Om bara några dagar åker jag och ett grupp från Expeditionsresor till Nepal för att vandra till Everest base camp. Det är många dagar på hög höjd och då kommer temat på den här gästbloggen från Outdoor-kocken Anders Klint lämpligt! Är du intresserad av frilutfsmat hittar du Anders här: http://friluftsmat.outdrr.com/ Där jag också kommer bidra med en historia kring mat på hög höjd.
Det här är obligatorisk läsning för alla som ska vandra med mig :-)
Lack of appetite
Lack of appetite and diminishing crave for food is common during a high-altitude trek. Sustaining on distasteful meal can severely diminish your appetite, causing lost interest in eating and preserving energy for trek. Most of the cooks in Himalaya tend to lack professional-chef like expertise; therefore, preparation of distasteful meal is common. You must carry chocolates and assorted snacks to keep your appetite up and running.
High altitude nutrition
The meals on mountain expeditions should be carefully chosen by nutritional objectives, calculating calories per day, carbohydrates required and accounting for a good level of taste and variety. I normally provide my groups with food especially formulated for high altitude trekking. During an ascent such as to Mount Everest Basecamp (over 5000 m) you will burn an abnormally excessive amount of calories. Above 3500m in altitude, a climber burns about 8000 calories per day. Taking into account that the body is constantly creating energy reserves, the diet at this altitude must supply at least 2500 calories daily to be energetically prepared for the big challenge. However, conversely eating excessive amounts is detrimental since the body requires energy to aid good digestion; thus eating too much can result in drowsiness and/or coldness at rest and heaviness when it is time to climb. I recommend that you drink minimum 3 and preferably up to 5 litres of different liquids a day. Although powdered juice is not well accepted by the palate or stomach, it is practical and commonly used on expeditions; however, it is best to vary the drinks and flavors since this helps the body to accept them more readily. Concentrated natural juice, tea and soup are good examples of liquids that work well in the mountains.
The strength of a climber is derived from healthy nutrition and the recommended source of calories that come from sugars, lipids (of animal and vegetable origin) and proteins. Food must be easy to digest, tasty and varied and you should eat moderately, chewing the food well and eating slowly. Carbohydrates provide your body with glucose which functions as your body’s fuel, being extracted once the carbohydrates have been broken down. Glucose joins the bloodstream and provides your body with the energy it needs and can also be stored in your muscle tissues and in your liver. Glucose is vitally important as it maintains the body’s endurance and if the body runs out, you will start feeling fatigue. Your muscles can not continue to perform at their optimal level. Since mountaineering consumes a lot of energy, it is advised to load your body with lots of carbohydrates.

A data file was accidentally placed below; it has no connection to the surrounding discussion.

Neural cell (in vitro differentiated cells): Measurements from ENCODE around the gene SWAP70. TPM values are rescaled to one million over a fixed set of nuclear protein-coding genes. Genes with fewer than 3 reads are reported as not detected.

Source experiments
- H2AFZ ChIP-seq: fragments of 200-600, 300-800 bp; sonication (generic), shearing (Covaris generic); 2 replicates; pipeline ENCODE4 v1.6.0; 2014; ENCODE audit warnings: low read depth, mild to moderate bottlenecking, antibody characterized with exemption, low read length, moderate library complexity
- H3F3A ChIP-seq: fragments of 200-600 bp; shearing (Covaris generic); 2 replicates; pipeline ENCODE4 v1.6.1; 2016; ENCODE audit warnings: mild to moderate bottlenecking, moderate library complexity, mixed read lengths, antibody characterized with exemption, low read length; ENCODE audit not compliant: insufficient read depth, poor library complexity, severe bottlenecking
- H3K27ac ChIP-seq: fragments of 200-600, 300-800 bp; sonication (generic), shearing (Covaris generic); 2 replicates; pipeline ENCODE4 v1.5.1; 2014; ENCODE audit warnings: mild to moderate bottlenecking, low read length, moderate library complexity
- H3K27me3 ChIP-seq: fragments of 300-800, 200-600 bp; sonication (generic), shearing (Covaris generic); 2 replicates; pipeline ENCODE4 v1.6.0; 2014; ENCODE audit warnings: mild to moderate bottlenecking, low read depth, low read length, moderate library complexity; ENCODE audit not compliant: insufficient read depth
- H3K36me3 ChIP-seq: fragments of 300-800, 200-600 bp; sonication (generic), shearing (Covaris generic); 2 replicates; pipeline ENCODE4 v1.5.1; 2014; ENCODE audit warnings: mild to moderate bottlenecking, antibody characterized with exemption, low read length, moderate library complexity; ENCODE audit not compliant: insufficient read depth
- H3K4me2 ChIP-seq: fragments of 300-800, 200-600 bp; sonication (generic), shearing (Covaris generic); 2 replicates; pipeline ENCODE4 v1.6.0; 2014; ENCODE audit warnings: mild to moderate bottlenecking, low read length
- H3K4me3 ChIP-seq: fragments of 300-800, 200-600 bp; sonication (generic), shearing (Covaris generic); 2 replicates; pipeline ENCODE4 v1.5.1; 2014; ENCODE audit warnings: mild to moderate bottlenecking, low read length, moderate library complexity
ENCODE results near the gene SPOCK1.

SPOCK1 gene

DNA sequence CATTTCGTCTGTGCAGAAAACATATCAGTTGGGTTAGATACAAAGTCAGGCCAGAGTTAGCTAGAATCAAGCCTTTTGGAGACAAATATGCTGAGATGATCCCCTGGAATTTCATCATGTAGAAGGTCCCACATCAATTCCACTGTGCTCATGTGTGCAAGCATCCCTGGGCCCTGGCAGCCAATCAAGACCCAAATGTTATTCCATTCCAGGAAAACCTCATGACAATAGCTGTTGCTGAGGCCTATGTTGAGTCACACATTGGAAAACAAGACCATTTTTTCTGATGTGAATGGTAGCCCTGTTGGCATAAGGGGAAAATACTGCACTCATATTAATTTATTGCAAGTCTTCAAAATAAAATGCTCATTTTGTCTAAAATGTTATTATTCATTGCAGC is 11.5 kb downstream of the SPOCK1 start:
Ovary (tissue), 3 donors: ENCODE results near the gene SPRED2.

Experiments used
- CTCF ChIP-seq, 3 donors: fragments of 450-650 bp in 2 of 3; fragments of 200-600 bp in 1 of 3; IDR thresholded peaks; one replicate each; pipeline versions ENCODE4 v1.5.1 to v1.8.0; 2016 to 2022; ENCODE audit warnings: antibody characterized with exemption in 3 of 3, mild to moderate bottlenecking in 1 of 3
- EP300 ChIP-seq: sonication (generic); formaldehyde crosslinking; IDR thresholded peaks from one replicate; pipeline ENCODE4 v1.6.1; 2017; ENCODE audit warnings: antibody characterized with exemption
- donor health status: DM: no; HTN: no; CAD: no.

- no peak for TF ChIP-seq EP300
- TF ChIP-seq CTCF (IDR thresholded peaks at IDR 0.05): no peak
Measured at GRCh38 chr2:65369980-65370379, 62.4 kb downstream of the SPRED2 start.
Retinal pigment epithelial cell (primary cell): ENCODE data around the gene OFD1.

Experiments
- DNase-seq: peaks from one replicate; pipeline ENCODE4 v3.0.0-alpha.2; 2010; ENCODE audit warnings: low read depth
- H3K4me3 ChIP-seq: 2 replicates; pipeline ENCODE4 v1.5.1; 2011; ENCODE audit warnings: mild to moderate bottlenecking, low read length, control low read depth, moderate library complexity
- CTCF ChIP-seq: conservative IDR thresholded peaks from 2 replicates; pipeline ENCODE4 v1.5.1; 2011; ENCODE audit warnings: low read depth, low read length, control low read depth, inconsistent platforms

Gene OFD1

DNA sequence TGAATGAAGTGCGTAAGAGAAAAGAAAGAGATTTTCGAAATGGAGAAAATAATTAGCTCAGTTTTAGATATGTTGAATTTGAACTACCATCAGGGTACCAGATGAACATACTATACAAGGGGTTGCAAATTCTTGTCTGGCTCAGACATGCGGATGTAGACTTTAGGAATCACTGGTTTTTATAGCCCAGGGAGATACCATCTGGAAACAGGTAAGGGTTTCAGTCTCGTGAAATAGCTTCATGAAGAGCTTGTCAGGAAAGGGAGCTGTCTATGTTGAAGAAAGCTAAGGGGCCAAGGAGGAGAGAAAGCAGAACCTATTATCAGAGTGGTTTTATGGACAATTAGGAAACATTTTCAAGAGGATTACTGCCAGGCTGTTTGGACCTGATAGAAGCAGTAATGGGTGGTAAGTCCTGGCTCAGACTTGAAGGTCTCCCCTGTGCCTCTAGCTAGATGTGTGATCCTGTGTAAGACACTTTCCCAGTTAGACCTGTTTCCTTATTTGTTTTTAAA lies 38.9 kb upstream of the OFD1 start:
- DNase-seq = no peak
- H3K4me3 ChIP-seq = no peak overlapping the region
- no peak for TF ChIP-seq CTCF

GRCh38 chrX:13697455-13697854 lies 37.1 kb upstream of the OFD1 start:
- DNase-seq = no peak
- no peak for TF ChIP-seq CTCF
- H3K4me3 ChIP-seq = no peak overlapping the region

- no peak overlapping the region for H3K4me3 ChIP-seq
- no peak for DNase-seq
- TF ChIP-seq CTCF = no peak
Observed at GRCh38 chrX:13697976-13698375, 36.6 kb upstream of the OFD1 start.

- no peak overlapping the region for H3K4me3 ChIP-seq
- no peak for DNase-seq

I highly recommended to start preparing your body’s nutrition for your mountaineering expedition at least three days prior to the event. Your diet should compose of at least 70% carbohydrates. It doesn’t necessarily mean you also have to increase your calorie content. Doing so would just make you gain weight! The best thing to do is to reduce your protein and fat intake instead. However, higher carbohydrate content in your diet runs the risk of a decreased intake in other essential nutrients in the long run. Carb loading should only be done for the first few days after which you should get back to your regular diet. Since mountaineering involves travelling at higher elevations, your food intake may change at higher altitudes. In fact, studies have shown that mountaineers tend to be fussier above 3000m so nutritional value is not the only consideration at altitude. You may not feel like eating a nutritious meal at 4500m but it is important to continue to eat well so as to keep your body sustained!
Higher altitudes actually trigger anorexia and loss of appetite. Not only that, the body will go through an overall change in metabolism. Your body may not be able to digest some of the food you eat when you’re at home. These are the reasons why mountaineering contributes to weight loss, on top of the fact that a climber should expect to burn more calories at elevated locations. With about 70% of your mountain diet made up of carbohydrates, the rest should be reserved for fat and protein. Fatty foods require much more oxygen to digest, thus, if you eat too much high-fat food, it could slow down your acclimatization.
If you’ve ever climbed above 3000m, you may be familiar with the nausea, headache and general malaise associated with high altitude travel. Eating to match exertion levels is crucial in order to maintain lean muscle mass, keep sharp, and stay at a healthy body weight (or at least minimize loss so as not to be a problem when climbing).